OECD publishes ‘Base Erosion Profit Shifting’ (BEPS) recommendations BEPS will have a broad impact on the region’s businesses, says PwC
PwC welcomes this effort to update international tax system and boost transparency. The tax landscape has been transformed by the globalisation of business and the advent of the digital age. We believe the existing international tax rules need to be modernised to reflect how business is done today, and it is right that the OECD is leading this work; change needs to happen on an international basis.
The BEPS project is an important step in the need to restore confidence in the international tax system. The OECD has been looking at every aspect of the international rules to see if they are appropriate for today’s business world both in developed and developing countries.
The proposed BEPS package announced today reflects more consensus and progress on the issues than many expected. The multilateral instrument means there is the prospect of a rapid update of many double tax treaties to start the process of implementing some of the recommendations outlined in the BEPS package sooner rather than later.
But, there is still much left to be done, for example, delivering improvements in dispute resolution in practice and ensuring consistent and balanced application of the new standards.
“The OECD’s achievement should not be underestimated,” said Dean Kern, Tax and Legal Services Leader. “Today marks a milestone in what remains a long and challenging journey. Change will not happen overnight; success will depend on continued efforts and commitment by Governments and businesses.”
There are concerns that some parts of the reform package will work better than others. Much hinges on whether, and how, governments worldwide decide to implement the recommendations. There’s likely to be a period of uncertainty with mismatches in timing and approach. For areas where the OECD has found it harder to reach consensus there is the risk that countries introduce their own measures which could well result in a real risk of double taxation for businesses.
“There needs to be ongoing momentum to review whether the OECD’s recommendations are working well and enhancing, not constraining, the growth of global commerce, in line with the OECD’s mission to do just this,” says Dean Kern.
Impact on Middle East business
“The BEPS proposals will inevitably have an impact on the businesses based in the region that have overseas operations as well as local and multinational companies operating in the region,’ says Sajid Khan, International Tax Partner at PwC, who recently gave a keynote speech on BEPS to the Tax Authorities of Islamic Countries during their annual meeting in Doha. “Many companies are likely to be surprised in how many different ways the scope of BEPS will impact them. The manifestation of BEPS effects are expected to accelerate as the project now moves into implementation stage.”
“Most multinationals are likely to be affected in some way. Companies will need to review the way their operations and investments are structured and financed. Any misalignment between the operating, management and tax structures is likely to result in adverse tax consequences e.g. denial of access to tax treaties, transfer pricing and tax audits, unintended taxable presence resulting in financial and reputational risk. “It will not be and cannot be ‘business as usual’”, says Sajid Khan.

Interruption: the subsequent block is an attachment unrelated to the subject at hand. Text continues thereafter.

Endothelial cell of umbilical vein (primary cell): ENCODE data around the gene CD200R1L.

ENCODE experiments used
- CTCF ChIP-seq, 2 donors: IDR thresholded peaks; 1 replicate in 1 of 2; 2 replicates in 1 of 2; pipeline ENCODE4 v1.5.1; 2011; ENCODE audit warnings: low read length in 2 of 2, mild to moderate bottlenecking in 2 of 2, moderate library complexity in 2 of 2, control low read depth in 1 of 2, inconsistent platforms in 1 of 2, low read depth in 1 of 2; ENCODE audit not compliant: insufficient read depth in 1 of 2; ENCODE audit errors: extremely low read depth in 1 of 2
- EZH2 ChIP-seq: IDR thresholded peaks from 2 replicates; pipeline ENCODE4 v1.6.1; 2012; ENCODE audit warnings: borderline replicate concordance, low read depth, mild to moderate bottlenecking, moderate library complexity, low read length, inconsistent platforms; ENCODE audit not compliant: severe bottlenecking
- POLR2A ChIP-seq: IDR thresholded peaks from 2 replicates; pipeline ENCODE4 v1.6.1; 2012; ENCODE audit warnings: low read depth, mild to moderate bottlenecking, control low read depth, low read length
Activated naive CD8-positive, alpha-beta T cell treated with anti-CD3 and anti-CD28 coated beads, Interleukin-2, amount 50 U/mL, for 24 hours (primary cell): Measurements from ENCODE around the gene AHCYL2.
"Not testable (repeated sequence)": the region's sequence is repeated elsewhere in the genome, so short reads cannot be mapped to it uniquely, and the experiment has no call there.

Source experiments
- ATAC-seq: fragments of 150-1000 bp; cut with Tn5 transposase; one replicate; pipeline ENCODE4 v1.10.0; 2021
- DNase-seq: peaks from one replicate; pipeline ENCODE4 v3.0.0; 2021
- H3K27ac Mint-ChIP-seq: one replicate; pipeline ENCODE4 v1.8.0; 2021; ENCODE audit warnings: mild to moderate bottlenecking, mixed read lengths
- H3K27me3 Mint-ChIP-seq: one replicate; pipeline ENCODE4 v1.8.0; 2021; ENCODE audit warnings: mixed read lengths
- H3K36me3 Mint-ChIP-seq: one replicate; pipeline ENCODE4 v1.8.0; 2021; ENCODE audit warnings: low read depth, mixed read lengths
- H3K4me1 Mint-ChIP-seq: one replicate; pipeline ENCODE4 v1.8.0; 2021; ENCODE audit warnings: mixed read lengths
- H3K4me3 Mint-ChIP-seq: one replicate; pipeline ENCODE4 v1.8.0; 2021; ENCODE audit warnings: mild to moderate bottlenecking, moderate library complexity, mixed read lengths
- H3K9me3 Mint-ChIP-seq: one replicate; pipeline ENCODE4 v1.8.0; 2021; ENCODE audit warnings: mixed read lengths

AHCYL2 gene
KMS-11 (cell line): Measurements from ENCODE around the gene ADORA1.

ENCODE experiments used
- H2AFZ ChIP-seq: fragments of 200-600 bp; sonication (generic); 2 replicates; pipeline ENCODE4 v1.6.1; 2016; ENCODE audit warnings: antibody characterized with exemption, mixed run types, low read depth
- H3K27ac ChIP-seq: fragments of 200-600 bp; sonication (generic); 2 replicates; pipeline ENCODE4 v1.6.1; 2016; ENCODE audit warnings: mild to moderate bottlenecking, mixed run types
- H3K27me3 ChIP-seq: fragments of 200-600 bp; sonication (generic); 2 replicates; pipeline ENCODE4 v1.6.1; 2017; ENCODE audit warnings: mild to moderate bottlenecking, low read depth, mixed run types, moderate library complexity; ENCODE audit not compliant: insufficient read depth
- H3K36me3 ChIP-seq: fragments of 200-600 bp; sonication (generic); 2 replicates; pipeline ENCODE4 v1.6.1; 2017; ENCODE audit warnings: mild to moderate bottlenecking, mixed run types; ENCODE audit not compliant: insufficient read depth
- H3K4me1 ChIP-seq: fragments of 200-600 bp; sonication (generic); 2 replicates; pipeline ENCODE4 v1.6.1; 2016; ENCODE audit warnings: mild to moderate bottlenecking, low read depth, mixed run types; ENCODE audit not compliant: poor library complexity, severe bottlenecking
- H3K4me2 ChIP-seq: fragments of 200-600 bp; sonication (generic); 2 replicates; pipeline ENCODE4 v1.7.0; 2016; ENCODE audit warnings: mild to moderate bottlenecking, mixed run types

Some of key outcomes of BEPS that we think will impact the region’s business community:
- Adoption of BEPS in the region – While the Kingdom of Saudi Arabia (KSA) is a G20 member (hence committed to the implementation of BEPS project), many other countries in the region, particularly GCC countries, have also participated in OECD proceedings as observers. The ongoing BEPS developments have been closely monitored and therefore we expect that the recommendations are likely to be adopted.
- Country-by-Country (CbC) reporting requirements – This is one of the key compliance requirement emerging from the BEPS project and is likely to catch many regional/GCC businesses ‘off guard’. Any business with consolidated revenues above the threshold (proposed at 750 million euros – this will capture a number of Middle East based companies), starting 2016, will be required to collect the information and prepare a CbC report. This will need to be filed either with their own tax authorities for automatic exchange or with an overseas country (which has adopted CbC reporting – the list is already growing quickly) in which it has a legal presence. It is expected that all OECD and G20 member countries (which includes KSA) will have an early adoption. This means ME businesses that are likely to be affected need to start reviewing and assessing their internal system/process capability now to meet this requirement.
- Tax environment in the GCC – Against the backdrop of sustained lower oil prices and economic diversification, many GCC governments have been considering tax reform as a way to raise revenues. We expect this trend to accelerate. Not only have we seen GCC countries considering proposals to introduce VAT, but also note a shift in the behaviour of tax authorities in their position on various tax matters such as virtual/digital tax presence as a direct outcome of the BEPS project. This is evidenced recently by the increase in tax and transfer pricing audits.
- Tax governance – Companies should review their tax strategies and risk management frameworks as well as their internal tax functions in readiness for BEPS. Senior management and boards of GCC businesses should be closely involved in approving and monitoring such tax strategies and frameworks; this historically has not been the case. A BEPS review of existing structures and arrangements will help address any gaps which will allow them to withstand any post BEPS challenges.